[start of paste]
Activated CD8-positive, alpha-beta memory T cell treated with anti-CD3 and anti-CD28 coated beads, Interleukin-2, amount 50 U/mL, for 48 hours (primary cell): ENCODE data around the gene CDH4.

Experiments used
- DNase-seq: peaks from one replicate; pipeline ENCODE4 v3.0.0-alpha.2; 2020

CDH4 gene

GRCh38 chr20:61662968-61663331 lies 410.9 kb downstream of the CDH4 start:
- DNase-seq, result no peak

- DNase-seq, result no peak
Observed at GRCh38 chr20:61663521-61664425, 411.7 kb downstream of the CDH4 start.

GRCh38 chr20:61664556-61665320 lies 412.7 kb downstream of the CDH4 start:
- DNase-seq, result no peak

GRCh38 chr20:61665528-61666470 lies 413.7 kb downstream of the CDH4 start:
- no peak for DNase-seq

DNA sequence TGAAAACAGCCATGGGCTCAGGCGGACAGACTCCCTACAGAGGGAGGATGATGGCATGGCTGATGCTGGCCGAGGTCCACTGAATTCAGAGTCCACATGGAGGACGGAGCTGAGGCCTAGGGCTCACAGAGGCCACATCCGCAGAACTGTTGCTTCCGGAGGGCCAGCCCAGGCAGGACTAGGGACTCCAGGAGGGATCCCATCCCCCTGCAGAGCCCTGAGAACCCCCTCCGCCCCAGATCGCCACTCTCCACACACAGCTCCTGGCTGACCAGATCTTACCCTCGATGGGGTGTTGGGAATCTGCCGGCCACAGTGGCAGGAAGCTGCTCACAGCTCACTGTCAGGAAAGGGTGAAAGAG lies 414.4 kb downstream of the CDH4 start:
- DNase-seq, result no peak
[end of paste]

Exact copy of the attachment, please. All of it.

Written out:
Activated CD8-positive, alpha-beta memory T cell treated with anti-CD3 and anti-CD28 coated beads, Interleukin-2, amount 50 U/mL, for 48 hours (primary cell): ENCODE data around the gene CDH4.

Experiments used
- DNase-seq: peaks from one replicate; pipeline ENCODE4 v3.0.0-alpha.2; 2020

CDH4 gene

GRCh38 chr20:61662968-61663331 lies 410.9 kb downstream of the CDH4 start:
- DNase-seq, result no peak

- DNase-seq, result no peak
Observed at GRCh38 chr20:61663521-61664425, 411.7 kb downstream of the CDH4 start.

GRCh38 chr20:61664556-61665320 lies 412.7 kb downstream of the CDH4 start:
- DNase-seq, result no peak

GRCh38 chr20:61665528-61666470 lies 413.7 kb downstream of the CDH4 start:
- no peak for DNase-seq

DNA sequence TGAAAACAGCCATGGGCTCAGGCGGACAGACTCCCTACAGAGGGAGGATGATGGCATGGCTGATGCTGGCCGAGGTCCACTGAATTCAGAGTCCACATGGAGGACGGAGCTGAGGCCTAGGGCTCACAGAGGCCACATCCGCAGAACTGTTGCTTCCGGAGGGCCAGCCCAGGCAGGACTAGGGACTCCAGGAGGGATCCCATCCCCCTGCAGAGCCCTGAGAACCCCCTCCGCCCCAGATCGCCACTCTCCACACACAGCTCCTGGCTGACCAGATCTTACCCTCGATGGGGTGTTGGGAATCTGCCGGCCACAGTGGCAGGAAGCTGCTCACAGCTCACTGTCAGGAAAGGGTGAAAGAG lies 414.4 kb downstream of the CDH4 start:
- DNase-seq, result no peak